r r

u = 12 ε o E 2 + 2µ1 o B2 . Therefor E × B must be related to the energy in the waves.

The exact relationship can be found by finding the total energy deposited by an

EM wave landing on surface in a time dt. This energy must equal the energy

density in the waves times the volume they occupy,

A U = uvol ⇒ dU = udV = uAdz = ucAdt . Substituting for u,

2

( 2

dU = 12 ε o E + 2µ1 o B cAdt . )The power per unit area is,

( )

dz=cdt dU r r

= 12 ε o cE2 + 2µc o B2 . Using the result from above E × B = 1c E 2 = cB 2

Adt

( ) ( )

dU r r r r r r

the power per unit area can be written as = 12 ε o c 2 E × B + 2µ1 o E × B = 12 εo c 2 + 2µ1 o E × B . The

Adt

1 dU r r

two terms in parentheses are equal because c = so finally, = µ1o E × B . The Poynting Vector

µ oε o Adt

is defined accordingly,

34-6

Physics 4B Lecture Notes

r r r

S≡ 1

µo E × B The Definition of the Poynting Vector

The magnitude of the Poynting vector is power per unit area and it points in the same direction as the

velocity.

The instantaneous power per unit area is, S = µ1o EB = µ1o E mBm sin2 (kz −ωt). Often the average power

per unit area is called the “intensity.” Since the average value of the square of the sine is one half,

E m Bm E m2 cBm2

I= = = Intensity of EM Waves

2µo 2µ o c 2µo

Example 5: Sunlight strikes earth with an average intensity of 1400W/m2 . Find the peak electric

and magnetic fields.

E m2

The intensity of EM waves is, I = ⇒ E m = 2µ ocI = 1060 Vm .

2µ o c

E

The ratio of the peak fields gives, E m = cB m ⇒ Bm = m = 3.53µT .

c

Discuss: hood of a car in the sun and issues related to solar energy.

There are 1400W/m2 landing on the earth which is 1.50x1011 m away. Since the sun radiates EM

waves uniformly in all directions this intensity will be the same over the surface area of a sphere

that is 1.50x1011 m away.

dU P P

Using the definition of power and the definition of intensity, I ≡ = = .

Adt A 4πr 2

Solving for the power, P = I4πr2 = (1400)(4π)(1.50x1011 )2 = 3.96x1026 W .

energy, but they transfer momentum as well. The illustration at the right shows U = 12 mv 2

A

particles with kinetic energy U = 12 mv 2 = 12 pv absorbed by a surface, the m

momentum transferred can be written as, 2U

p=

2U v

p= .

v

The relationship between the transferred momentum and deposited energy for EM

wave differs from this result by a factor of two. This is because the definition of wave U A

kinetic energy U = 12 mv 2 is invalid for objects moving near the speed of light. U

For EM waves the answer is, p=

c

U

p= The Momentum Transfer for Complete Absorption

c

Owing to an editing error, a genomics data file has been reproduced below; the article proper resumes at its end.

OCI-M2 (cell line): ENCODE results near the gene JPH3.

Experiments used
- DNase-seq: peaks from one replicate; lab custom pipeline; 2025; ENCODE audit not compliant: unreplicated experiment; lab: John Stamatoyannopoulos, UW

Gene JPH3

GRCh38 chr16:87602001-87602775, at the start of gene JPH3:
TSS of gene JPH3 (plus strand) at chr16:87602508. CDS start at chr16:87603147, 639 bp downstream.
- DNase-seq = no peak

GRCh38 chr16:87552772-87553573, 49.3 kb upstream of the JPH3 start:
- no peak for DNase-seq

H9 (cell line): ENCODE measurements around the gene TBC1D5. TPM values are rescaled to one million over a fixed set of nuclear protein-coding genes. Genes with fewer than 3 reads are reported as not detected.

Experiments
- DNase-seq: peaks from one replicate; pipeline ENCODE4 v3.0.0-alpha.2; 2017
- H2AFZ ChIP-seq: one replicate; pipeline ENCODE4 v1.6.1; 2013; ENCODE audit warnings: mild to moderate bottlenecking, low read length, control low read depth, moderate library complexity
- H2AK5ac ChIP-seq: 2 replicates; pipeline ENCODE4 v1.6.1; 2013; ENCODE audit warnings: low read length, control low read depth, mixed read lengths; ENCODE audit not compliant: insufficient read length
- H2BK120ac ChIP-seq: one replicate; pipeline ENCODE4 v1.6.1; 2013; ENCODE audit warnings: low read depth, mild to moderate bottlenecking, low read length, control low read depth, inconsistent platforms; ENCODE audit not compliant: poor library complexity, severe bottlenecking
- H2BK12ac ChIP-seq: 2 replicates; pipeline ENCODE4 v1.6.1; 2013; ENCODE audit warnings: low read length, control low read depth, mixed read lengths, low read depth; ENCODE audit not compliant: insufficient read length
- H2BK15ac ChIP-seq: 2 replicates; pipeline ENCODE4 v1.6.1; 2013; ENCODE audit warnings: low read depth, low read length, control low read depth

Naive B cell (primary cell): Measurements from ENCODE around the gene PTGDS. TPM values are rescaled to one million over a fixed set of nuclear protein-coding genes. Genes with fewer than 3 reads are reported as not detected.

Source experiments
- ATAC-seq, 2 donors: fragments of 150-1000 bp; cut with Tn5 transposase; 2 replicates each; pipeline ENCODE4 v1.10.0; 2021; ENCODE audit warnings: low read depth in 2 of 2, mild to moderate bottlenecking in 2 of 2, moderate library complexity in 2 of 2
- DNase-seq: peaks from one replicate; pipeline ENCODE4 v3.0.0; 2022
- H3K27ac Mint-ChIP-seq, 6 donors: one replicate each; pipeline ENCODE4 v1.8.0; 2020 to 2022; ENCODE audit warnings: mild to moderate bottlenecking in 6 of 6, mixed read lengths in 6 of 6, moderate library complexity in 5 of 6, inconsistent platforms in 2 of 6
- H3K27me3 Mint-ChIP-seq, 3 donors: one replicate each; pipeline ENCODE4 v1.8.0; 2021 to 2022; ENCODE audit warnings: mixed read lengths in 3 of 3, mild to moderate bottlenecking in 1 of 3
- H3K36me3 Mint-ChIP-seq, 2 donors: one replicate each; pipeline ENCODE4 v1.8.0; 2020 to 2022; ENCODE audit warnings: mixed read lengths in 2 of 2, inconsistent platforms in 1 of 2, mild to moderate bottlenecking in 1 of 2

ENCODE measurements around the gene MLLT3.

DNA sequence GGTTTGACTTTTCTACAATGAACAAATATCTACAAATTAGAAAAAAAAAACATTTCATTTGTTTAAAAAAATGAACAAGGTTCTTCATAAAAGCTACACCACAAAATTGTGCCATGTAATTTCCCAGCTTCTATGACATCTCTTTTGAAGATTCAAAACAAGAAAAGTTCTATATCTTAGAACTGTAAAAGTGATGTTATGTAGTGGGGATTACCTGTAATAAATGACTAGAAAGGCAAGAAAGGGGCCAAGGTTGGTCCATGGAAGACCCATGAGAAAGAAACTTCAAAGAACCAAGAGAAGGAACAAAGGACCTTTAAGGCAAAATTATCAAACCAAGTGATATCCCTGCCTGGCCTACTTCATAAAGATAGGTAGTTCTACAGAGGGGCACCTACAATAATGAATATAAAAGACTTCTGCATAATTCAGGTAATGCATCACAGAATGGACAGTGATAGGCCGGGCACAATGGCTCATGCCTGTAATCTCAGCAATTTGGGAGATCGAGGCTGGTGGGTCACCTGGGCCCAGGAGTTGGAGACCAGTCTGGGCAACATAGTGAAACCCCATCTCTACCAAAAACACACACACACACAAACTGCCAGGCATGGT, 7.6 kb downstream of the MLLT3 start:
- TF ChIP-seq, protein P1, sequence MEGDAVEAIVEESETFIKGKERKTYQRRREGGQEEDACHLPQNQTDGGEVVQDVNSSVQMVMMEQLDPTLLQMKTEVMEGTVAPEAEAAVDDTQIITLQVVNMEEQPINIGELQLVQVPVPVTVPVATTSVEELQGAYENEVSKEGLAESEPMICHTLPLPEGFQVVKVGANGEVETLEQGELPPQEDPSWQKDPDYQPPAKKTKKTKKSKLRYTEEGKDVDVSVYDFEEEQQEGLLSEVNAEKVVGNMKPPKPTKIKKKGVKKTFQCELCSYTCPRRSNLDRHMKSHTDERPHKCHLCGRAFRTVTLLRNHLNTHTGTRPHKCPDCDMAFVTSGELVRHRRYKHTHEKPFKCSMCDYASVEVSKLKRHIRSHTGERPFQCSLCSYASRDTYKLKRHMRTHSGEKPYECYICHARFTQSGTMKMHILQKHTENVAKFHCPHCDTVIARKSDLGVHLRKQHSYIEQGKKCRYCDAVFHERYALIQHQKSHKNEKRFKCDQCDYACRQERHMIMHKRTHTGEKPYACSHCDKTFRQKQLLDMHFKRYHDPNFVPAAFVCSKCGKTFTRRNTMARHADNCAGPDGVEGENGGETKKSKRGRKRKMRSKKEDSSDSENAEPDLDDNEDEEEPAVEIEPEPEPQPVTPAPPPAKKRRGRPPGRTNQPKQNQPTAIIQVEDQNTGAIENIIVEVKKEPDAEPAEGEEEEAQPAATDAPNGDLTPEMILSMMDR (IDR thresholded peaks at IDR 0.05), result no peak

34-7

Physics 4B Lecture Notes

Usually it is more convenient to talk about the "Radiation Pressure" on a surface. Pressure is defined as

force per unit area. Since the force on a surface is equal to the rate at which it collects momentum,

F dp dU I

P≡ = = = .

A Adt cAdt c

I

P= The Radiation Pressure for Complete Absorption

c

For totally reflected waves the momentum transfer and the radiation pressure are just doubled, the same as

for perfectly reflected particles.

Example 7: Find the force due to the radiation pressure on a perfectly reflecting automobile hood

1.00m2 in area.

U

The initial momentum of the incident waves is pi = − .

c

U

The final momentum of the reflected waves is pf = .

c

∆U ∆p 2 ∆U

The momentum transferred is, ∆p = pf − pi = 2 ⇒ = .

c ∆t c ∆t

This is the force on the hood of the car.

Since the Poynting Vector is the energy per second per area,

∆p 2 2

= IA = (1400)(1.00) = 9.33x10− 6 N .

∆t c 3.00x10 8

Chapter 34 - Summary

The Properties of Electromagnetic Waves

• They continue to travel after the source is turned off.

• They travel through empty space.

• They always travel at the same constant speed.

• The electric field is always perpendicular to the magnetic field.

• The velocity is perpendicular to both the electric field and the magnetic field.

• The ratio of the peak electric field to the peak magnetic field equals the speed of the waves.

1

The Speed of EM Waves c =

µ oε o

The Ratio of the Peak Fields E m = cB m

The Definition of the Wave Number k ≡ 2π

λ

ω

The Frequency-Wavelength Relationship = λf = c

k

r r r

The Definition of the Poynting Vector S ≡ µ1o E × B

E m Bm E m2 cBm2

The Intensity of EM Waves I = = =

2µo 2µ o c 2µo

U

The Momentum Transfer for Complete Absorption p =

c

I

The Radiation Pressure for Complete Absorption P =

c

34-8